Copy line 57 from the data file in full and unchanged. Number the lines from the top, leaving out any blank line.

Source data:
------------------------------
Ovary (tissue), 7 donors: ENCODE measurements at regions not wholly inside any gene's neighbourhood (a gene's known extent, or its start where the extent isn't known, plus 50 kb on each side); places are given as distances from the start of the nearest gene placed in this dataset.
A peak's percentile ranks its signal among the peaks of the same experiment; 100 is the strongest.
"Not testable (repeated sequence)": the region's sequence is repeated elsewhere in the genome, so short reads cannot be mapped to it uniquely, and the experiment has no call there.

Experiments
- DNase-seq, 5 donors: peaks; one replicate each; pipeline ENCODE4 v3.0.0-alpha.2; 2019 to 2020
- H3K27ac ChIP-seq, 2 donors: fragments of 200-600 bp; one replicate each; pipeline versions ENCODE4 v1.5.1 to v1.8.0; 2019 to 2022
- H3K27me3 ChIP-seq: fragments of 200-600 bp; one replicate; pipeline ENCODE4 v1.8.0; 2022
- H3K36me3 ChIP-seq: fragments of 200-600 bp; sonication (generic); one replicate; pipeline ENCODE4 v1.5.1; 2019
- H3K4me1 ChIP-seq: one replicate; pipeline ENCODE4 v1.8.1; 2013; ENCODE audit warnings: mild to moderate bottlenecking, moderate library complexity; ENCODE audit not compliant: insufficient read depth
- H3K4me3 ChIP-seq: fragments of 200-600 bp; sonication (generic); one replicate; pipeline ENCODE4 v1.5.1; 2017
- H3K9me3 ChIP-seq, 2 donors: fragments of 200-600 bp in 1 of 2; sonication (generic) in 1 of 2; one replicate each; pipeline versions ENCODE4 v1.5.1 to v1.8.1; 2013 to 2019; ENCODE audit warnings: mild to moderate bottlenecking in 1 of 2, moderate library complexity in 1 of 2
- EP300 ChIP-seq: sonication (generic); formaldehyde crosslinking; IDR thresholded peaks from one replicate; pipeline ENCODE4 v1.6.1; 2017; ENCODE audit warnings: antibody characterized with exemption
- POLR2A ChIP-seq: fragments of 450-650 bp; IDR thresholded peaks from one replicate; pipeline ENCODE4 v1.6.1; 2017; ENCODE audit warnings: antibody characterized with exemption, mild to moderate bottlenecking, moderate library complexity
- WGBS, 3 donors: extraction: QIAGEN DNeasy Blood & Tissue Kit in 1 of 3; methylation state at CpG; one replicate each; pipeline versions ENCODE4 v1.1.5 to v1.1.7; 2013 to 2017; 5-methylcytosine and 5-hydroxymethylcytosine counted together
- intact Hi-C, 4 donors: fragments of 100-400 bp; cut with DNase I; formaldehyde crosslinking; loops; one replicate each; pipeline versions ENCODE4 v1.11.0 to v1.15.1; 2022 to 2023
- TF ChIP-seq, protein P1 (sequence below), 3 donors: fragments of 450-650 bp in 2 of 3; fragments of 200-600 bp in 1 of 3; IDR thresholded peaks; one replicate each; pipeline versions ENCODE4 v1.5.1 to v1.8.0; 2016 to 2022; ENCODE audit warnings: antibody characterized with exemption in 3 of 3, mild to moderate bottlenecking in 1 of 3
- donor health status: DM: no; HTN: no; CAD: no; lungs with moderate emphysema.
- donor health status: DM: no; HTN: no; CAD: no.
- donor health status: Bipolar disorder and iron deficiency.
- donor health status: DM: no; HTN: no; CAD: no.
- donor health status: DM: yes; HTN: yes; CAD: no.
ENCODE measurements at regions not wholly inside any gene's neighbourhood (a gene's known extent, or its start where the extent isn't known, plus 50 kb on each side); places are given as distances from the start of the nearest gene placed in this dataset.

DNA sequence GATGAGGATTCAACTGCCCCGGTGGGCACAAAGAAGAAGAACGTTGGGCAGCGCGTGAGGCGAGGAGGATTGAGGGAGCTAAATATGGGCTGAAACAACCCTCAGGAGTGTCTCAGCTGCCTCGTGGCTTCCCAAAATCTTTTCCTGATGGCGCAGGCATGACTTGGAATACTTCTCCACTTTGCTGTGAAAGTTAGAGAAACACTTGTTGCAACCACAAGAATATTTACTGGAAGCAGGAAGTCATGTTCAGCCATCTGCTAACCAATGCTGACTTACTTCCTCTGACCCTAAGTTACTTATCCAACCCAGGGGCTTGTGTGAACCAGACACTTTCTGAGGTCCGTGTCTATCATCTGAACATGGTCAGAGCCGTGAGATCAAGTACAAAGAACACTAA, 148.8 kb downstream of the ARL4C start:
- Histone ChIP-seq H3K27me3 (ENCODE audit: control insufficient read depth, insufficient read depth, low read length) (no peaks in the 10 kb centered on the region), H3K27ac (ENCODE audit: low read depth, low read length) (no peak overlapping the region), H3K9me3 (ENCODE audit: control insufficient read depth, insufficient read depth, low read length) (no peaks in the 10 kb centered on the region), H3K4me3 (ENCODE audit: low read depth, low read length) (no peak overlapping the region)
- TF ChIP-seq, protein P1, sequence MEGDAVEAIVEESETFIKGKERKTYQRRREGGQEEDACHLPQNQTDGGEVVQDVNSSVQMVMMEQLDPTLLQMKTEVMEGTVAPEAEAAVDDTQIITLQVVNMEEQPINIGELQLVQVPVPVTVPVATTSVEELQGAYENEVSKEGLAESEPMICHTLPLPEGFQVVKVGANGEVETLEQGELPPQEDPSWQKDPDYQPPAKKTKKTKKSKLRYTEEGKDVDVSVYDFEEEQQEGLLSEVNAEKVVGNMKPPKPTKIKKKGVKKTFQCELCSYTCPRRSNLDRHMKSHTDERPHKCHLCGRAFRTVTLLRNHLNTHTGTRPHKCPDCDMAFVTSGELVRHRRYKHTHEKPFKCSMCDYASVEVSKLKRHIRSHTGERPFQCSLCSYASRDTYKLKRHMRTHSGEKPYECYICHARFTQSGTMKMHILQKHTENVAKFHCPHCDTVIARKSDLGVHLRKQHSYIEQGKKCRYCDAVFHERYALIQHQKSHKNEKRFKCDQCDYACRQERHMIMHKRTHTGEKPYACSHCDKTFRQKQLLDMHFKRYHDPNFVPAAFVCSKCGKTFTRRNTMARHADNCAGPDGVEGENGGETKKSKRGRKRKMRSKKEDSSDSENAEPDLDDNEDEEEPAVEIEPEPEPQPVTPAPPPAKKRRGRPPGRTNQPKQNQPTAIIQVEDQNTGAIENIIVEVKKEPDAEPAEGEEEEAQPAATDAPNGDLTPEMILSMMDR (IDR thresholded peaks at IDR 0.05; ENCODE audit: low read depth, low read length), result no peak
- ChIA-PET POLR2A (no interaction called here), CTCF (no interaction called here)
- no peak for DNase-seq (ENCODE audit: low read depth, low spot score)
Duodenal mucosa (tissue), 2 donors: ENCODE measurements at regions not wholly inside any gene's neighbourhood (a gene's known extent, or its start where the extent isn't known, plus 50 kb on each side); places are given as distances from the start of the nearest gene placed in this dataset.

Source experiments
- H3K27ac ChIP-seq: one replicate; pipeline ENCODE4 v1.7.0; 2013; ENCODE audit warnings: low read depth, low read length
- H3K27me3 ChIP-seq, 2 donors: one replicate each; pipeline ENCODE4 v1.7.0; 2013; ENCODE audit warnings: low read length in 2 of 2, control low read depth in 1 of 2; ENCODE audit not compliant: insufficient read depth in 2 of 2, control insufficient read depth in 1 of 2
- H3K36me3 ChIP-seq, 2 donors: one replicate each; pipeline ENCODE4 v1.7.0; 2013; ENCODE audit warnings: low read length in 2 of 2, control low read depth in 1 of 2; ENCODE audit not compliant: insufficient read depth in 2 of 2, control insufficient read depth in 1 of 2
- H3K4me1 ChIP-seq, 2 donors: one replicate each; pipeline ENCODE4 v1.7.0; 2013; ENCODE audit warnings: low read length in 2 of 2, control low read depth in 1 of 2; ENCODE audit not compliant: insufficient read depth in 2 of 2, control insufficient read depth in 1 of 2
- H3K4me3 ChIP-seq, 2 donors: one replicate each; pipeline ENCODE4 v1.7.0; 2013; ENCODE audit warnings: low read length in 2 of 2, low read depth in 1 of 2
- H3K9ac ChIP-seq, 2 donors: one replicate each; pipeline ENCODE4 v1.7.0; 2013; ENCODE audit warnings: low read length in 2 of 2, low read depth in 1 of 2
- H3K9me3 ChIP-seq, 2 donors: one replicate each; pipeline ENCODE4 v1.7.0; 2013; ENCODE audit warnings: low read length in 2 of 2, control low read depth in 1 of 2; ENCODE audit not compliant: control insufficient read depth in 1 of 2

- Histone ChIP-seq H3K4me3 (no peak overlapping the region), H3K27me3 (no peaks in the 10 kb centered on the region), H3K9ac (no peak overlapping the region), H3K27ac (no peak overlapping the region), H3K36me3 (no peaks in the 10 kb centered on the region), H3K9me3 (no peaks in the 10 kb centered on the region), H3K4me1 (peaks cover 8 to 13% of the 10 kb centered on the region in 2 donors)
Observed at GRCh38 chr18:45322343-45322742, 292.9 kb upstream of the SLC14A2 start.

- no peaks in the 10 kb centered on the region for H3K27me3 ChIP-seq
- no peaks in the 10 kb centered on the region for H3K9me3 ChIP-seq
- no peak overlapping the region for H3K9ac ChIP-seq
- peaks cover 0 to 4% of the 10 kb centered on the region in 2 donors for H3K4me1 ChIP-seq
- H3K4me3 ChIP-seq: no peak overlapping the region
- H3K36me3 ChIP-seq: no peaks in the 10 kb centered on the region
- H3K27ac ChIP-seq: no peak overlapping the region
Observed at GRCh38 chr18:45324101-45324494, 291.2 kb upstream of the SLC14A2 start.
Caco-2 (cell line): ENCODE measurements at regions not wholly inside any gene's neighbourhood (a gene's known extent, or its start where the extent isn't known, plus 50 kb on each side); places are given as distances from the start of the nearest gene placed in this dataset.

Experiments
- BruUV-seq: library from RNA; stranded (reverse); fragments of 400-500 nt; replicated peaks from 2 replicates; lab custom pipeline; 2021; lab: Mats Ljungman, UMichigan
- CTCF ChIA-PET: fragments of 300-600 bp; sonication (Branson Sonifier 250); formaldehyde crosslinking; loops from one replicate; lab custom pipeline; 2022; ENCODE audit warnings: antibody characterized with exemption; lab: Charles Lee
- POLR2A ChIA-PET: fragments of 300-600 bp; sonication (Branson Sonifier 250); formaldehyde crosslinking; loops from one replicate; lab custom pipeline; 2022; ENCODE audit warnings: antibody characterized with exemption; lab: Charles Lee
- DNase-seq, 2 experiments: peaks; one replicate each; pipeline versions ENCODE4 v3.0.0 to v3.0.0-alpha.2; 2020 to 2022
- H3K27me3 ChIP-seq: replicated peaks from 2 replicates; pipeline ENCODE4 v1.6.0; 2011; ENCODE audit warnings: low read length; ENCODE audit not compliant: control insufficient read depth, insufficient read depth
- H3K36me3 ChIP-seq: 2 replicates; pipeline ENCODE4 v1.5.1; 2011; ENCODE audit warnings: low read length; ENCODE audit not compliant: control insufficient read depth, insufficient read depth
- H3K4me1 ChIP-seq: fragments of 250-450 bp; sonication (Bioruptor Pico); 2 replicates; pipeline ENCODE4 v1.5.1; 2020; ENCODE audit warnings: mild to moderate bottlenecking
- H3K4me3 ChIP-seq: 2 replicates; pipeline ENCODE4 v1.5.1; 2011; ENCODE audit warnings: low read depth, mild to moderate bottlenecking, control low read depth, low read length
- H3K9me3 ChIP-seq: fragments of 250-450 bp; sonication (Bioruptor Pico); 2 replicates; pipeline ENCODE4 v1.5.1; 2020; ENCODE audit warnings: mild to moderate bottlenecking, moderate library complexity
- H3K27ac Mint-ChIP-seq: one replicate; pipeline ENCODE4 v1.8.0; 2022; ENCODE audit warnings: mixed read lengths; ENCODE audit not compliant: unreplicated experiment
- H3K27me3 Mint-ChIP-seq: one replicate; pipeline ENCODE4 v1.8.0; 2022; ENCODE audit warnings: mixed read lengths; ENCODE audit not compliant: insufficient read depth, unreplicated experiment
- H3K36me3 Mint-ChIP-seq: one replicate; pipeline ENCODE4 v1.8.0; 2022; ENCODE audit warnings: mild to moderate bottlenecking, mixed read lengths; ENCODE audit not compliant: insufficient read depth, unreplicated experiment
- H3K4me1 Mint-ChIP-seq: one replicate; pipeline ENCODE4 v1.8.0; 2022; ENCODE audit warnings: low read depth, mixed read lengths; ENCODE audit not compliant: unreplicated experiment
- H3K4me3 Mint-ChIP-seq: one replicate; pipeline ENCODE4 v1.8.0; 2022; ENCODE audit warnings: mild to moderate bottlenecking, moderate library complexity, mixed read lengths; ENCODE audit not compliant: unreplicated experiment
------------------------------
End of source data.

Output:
- H3K9me3 ChIP-seq: fragments of 250-450 bp; sonication (Bioruptor Pico); 2 replicates; pipeline ENCODE4 v1.5.1; 2020; ENCODE audit warnings: mild to moderate bottlenecking, moderate library complexity